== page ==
That's a HUGE miss - so if they do $13 is that a "blowout" because it's better than the BS $11 number they guided? .... or is it still a MISS because expectations were almost $16.

    Apple just broke through the 200 day moving average today (they've been below the 50 day average for a while now)

    The last time Apple closed below both the 50 day and 200 day averages was 2009.

    Right now there are MUCH better places to put your money....

  • Report this Comment On November 02, 2012, at 8:53 PM, hank321 wrote:

    If AAPL goes much lower I will start buying. their margins are astronomical in relation to their P/E. I like the innovative products. The customer service is first rate. They are winning their patent suits.

    The slave labor argument is delusional. All Chinese labor is low paid relative to expensive labor markets such as ours. That is hardly "slave" labor. Apple does better by their international vendor employees than most US firms.

    I bought APPL most recently at $222 and sold between $490 and $500. May be time to buy again. Been buying and selling APPL for nearly 2 decades,...the time to buy is always when the price is falling.

  • Report this Comment On November 02, 2012, at 9:02 PM, lowmaple wrote:

    With the dividend and very probable stock price increase apple is a good and safe place to put your money. In the top 90 percentile of stocks etc.

  • Report this Comment On November 03, 2012, at 9:40 AM, Cassandrabelle wrote:

    Disgusted to watch the transparently biased agenda of MF to pump Apple daily to justify it's own recommendation of the stock as a core holding.

  • Report this Comment On November 03, 2012, at 10:19 AM, WBROWDER wrote:

    Not to comment on all the jawboning in previous postings, but money is to be made from the information is this article. Anyone can see that with preorder parts up over 40% that this Chistmas season Apple sales will be the biggest quarter in history. Buy all the Feb. & Mar. calls with the stock at $575 that you can afford and wait for that Jan 25th Profit announcement. I have already done so!

  • Report this Comment On November 03, 2012, at 12:32 PM, PositiveMojo wrote:

    You've made some interesting points, but the big question is: What is Apple going to do with all that cash?

    The second question is: How will the new products be received over the holiday season with potentially fierce competition from Microsoft? I've played with the Surface tablet and it is impressive.

  • Report this Comment On November 03, 2012, at 4:05 PM, PattyBilly wrote:

    For years I avoided owning Apple and my daughter-in -law was always asking why. Well, last year I purchased I put 70 percent of my portfolio into Aople, rode a good up surge up to the 703 mark, debated selling, didn't and rode the mule all the way down to

    yesterday low selling three times on the way and buying back at a slightly higher price. I bought another 15%, totaling 85% of my investing money in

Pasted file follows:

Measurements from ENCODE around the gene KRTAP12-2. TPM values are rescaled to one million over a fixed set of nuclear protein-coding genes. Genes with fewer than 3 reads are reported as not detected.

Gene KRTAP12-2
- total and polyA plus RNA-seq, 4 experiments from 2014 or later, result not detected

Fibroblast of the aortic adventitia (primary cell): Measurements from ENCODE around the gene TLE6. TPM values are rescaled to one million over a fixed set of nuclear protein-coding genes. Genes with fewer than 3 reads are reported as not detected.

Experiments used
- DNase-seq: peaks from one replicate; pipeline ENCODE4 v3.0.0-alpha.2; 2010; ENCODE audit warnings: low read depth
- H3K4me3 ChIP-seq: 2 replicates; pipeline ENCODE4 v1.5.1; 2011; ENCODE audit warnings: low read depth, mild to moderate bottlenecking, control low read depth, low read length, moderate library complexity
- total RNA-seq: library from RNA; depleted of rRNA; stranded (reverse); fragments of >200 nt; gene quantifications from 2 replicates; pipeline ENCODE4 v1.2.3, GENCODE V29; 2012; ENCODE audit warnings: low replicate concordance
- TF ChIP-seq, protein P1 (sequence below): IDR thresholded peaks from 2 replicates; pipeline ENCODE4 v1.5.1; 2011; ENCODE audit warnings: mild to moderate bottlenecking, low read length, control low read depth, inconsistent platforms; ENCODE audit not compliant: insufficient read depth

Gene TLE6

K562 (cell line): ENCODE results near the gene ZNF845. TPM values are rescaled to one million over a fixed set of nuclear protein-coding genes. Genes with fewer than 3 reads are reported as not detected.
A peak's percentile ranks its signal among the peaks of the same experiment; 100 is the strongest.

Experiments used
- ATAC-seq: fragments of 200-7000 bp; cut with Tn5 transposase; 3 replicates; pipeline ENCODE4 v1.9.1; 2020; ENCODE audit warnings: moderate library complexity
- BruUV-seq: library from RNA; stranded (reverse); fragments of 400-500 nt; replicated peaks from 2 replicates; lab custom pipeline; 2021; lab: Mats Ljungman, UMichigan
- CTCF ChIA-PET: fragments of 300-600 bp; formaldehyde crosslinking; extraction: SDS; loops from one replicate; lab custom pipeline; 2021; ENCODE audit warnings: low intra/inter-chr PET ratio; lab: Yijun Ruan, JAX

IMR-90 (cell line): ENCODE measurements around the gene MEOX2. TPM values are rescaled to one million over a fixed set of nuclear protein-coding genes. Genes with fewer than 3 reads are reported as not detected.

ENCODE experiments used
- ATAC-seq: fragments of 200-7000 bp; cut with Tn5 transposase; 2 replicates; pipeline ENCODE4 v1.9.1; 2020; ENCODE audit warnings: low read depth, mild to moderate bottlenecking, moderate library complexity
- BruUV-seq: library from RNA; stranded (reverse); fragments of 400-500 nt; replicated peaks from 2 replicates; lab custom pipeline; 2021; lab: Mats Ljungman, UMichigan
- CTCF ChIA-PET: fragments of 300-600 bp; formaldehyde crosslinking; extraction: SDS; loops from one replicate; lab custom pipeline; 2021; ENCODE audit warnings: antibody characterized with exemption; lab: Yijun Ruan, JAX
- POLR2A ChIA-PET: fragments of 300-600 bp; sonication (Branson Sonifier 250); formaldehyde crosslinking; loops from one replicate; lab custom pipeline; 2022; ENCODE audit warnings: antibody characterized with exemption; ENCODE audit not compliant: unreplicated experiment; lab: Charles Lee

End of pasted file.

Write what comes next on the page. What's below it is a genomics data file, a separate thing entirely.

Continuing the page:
apple and watched that 15% drop, drop, drop. After

    doing well for 30 years in the market, I now feel like and upper fool but I do believe as you guys do that Apple is due for a blow out. If your earthwork has been done with a golden spade I believe we could see 780 from a spike like Priceline just savored. I decided you guys know more than I do so I joined your 1 mil club and am just beginning to do my homework on your recommentations. Guys, at 84 I am putting 90 percent of my life saving into your hands.

  • Report this Comment On November 03, 2012, at 5:16 PM, 2foolisharewe wrote:

    I am really interested in logical and wise comments. It seems as if some are getting carried away with insults instead. WOW!

  • Report this Comment On November 03, 2012, at 9:14 PM, dsciola wrote:

    Evan, you seem to be putting a lot of faith in mgmt's assessment. Is their any other clear indicator of a blowout quarter other than their substantial inventory purchase?

    Given that mgmt just had a shake-up, it seems further evidence may be needed here to be fully confdent in a blowout quarter. fwiw, I admit I will likely also be betting on an impressive Q1 as well.


  • Report this Comment On November 03, 2012, at 10:47 PM, DonkeyJunk wrote:


    Ethics and fanboyism aside, MF is obliged to cover Apple because they are the company with the largest market cap in the world right now and are of considerable importance from an investment standpoint. By covering Apple, they are catering to a great many investors who own the stock, are considering buying the stock, or may want to sell their shares.

    Imagine if the news stations spent their entire October covering South African politics rather than the elections--people would look elsewhere for relevant news. Media has to cater, at least in some respects, if they want to continue to function, to the majority.